CHARLOTTE, N.C. — Meg Robertson is one of the good ones: she works as a life coach, but also regularly works with non-profits and does good wherever she can.
She’s taking the same approach with her new cancer diagnosis — using it for good.
“I have two lumps in my right breast and something suspicious in my left," Robertson said.
She wants women to hear her story – and learn from it.
“My regular mammogram that I do every march was canceled because of COVID," she said.
The 47-year-old mother of three admits she just forgot about it and probably would have waited until next March if not for a news article she read.
“It said people are missing colonoscopies and mammograms and things that are preventative," Robertson said. "That’s when I thought I’ve gotta get back in there.”
Her oncologist Dr. Peter Turk from Novant Hospitals said had she waited until next year, the cancer could have gotten worse.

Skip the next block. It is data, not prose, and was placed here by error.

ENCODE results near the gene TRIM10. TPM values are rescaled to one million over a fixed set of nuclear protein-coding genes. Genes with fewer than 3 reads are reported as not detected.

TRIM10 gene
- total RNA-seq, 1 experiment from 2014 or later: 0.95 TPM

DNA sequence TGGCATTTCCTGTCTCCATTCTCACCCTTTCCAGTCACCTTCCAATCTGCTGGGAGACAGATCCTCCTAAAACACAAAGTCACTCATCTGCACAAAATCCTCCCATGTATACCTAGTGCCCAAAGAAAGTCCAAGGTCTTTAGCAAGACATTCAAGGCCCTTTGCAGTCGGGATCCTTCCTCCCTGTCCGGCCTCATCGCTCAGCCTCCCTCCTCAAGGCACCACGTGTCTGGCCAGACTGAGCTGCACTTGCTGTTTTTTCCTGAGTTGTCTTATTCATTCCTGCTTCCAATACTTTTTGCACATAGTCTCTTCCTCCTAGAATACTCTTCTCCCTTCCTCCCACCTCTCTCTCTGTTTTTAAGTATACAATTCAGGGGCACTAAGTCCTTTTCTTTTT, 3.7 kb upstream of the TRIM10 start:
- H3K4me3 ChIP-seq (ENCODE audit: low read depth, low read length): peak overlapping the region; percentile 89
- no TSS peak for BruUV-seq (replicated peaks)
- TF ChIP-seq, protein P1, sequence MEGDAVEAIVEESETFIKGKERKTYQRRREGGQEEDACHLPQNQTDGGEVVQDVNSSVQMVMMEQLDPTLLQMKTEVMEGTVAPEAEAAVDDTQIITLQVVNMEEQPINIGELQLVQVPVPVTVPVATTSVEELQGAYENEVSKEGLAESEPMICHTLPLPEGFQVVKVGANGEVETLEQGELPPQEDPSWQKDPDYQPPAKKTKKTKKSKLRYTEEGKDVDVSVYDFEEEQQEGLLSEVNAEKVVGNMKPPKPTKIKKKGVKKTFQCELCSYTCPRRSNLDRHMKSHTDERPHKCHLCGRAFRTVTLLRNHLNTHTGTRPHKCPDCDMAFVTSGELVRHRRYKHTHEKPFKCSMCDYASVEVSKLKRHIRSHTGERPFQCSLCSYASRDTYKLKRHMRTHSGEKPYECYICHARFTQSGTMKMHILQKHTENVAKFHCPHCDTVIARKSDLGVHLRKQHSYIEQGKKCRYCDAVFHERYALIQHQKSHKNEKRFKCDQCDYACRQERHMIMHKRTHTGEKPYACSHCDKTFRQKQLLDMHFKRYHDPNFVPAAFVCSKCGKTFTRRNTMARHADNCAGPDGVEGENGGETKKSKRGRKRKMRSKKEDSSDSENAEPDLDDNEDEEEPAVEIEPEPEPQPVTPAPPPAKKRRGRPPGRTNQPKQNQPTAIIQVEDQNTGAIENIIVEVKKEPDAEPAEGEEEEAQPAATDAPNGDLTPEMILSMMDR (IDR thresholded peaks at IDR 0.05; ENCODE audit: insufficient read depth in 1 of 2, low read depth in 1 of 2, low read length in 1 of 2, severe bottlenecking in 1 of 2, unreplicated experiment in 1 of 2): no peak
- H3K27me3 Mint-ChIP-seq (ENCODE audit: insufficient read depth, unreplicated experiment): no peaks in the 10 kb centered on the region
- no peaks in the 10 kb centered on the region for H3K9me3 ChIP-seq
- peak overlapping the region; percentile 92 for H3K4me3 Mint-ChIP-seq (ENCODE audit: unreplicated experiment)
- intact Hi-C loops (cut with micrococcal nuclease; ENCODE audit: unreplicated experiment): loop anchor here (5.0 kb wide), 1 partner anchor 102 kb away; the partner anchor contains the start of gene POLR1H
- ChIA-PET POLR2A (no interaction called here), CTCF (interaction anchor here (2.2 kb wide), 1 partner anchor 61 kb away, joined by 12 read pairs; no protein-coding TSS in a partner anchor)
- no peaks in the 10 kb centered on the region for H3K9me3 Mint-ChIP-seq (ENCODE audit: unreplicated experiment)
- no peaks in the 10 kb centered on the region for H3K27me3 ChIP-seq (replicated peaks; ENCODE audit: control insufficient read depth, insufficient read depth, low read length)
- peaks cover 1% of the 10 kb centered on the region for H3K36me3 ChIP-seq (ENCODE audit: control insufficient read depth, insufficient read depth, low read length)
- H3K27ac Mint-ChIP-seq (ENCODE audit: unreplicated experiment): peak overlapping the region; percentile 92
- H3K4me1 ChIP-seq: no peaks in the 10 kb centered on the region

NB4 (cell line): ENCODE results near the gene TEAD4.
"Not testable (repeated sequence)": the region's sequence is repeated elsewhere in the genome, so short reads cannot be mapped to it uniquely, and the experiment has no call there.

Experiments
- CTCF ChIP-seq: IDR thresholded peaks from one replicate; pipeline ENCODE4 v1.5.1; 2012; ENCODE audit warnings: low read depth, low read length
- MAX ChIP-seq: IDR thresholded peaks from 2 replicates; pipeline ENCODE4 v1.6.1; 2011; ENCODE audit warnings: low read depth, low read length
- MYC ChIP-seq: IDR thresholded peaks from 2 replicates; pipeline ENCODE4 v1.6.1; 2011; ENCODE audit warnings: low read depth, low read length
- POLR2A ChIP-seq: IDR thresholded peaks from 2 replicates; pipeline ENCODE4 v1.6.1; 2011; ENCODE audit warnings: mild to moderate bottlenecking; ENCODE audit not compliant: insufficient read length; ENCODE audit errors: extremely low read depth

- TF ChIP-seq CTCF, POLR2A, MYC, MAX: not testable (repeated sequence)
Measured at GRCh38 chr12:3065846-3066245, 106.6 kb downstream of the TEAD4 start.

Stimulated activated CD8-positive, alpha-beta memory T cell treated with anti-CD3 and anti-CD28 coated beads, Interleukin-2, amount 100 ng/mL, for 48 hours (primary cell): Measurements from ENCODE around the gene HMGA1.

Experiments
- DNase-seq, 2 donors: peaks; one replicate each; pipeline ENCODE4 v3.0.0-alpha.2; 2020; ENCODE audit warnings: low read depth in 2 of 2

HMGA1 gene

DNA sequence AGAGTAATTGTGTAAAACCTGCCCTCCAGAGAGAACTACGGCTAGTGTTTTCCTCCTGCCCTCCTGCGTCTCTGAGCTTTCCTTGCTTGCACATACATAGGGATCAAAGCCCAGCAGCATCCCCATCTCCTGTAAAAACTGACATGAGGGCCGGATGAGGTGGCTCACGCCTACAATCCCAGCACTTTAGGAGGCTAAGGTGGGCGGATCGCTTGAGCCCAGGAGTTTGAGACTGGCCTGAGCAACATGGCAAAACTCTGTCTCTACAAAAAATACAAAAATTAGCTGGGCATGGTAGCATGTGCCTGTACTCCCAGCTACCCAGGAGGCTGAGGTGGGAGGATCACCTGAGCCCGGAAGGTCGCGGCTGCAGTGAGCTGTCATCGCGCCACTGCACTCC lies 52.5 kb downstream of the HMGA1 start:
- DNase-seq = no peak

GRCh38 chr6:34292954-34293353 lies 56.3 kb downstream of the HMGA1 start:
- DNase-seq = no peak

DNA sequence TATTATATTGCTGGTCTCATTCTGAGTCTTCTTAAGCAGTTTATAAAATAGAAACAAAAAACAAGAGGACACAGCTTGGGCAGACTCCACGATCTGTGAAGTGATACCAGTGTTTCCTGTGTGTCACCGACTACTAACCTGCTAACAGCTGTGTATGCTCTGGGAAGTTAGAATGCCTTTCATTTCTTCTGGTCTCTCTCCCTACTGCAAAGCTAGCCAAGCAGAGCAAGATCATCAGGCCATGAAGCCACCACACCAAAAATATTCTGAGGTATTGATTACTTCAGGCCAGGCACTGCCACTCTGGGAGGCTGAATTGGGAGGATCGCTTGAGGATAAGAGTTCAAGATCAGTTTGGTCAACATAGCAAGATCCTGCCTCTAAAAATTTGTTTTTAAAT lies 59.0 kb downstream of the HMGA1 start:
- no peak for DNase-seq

“It would have increased her stage, increased her risk of needing chemotherapy, and potentially increased her risk of not making it through this whole process," Turk said.
Robertson said she now feels called to inform others.
“I think that’s one of the reasons I’m pushing mammograms so hard," she said. "The earlier women catch it, the less impact its gonna have on their lives."
Because she’s so active, Robertson is opting for a double mastectomy — doing everything she can to make sure the cancer doesn’t come back.
“I’m extremely hopeful," Robertson said. "I have a heightened sense of awareness about my relationships with people, and an explosion of gratitude because there are so many things in life you take for granted and when you have a life-altering moment it helps you have a new perspective.”
Right now, Robertson doesn’t know if she’ll have to do radiation or chemotherapy — she’ll know more after her surgery.
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